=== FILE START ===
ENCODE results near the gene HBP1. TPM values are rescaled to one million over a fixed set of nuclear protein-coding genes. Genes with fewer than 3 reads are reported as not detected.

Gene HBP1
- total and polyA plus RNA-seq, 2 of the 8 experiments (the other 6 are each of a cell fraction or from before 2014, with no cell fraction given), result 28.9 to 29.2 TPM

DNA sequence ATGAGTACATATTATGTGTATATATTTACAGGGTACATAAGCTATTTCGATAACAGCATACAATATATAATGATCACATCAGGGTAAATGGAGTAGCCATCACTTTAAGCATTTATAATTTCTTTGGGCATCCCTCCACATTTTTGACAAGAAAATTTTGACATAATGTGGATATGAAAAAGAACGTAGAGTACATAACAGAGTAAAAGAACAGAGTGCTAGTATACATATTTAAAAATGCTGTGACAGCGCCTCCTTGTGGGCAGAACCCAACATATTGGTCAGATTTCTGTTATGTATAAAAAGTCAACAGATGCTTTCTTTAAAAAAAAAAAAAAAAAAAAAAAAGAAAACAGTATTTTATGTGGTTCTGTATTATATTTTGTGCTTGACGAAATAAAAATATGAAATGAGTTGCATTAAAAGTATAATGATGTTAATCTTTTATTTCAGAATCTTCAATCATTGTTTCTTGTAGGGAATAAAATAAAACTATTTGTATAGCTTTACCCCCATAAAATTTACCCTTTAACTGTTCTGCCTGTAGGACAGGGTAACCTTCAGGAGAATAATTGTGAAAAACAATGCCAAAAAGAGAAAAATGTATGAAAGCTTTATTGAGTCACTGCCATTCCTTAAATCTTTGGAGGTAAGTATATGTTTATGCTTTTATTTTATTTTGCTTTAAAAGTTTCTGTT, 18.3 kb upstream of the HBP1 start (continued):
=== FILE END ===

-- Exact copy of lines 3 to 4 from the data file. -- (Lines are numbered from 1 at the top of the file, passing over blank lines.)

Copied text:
- total and polyA plus RNA-seq, 2 of the 8 experiments (the other 6 are each of a cell fraction or from before 2014, with no cell fraction given), result 28.9 to 29.2 TPM

DNA sequence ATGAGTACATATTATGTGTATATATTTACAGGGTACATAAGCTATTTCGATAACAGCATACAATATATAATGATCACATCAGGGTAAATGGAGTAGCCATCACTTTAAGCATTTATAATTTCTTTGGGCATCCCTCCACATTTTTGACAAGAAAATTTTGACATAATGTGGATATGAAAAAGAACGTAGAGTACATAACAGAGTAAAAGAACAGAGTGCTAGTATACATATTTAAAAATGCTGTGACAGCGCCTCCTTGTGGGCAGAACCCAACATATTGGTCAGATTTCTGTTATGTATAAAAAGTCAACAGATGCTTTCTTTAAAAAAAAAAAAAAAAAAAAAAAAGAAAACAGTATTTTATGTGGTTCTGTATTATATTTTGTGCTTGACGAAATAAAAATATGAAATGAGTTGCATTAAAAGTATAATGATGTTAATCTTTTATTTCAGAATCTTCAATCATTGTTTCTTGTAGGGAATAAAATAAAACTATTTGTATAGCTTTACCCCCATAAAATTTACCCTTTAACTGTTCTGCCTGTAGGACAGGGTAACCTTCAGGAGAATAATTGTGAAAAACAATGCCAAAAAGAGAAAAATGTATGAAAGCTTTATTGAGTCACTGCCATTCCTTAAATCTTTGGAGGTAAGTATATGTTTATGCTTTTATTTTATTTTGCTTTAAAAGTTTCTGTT, 18.3 kb upstream of the HBP1 start (continued):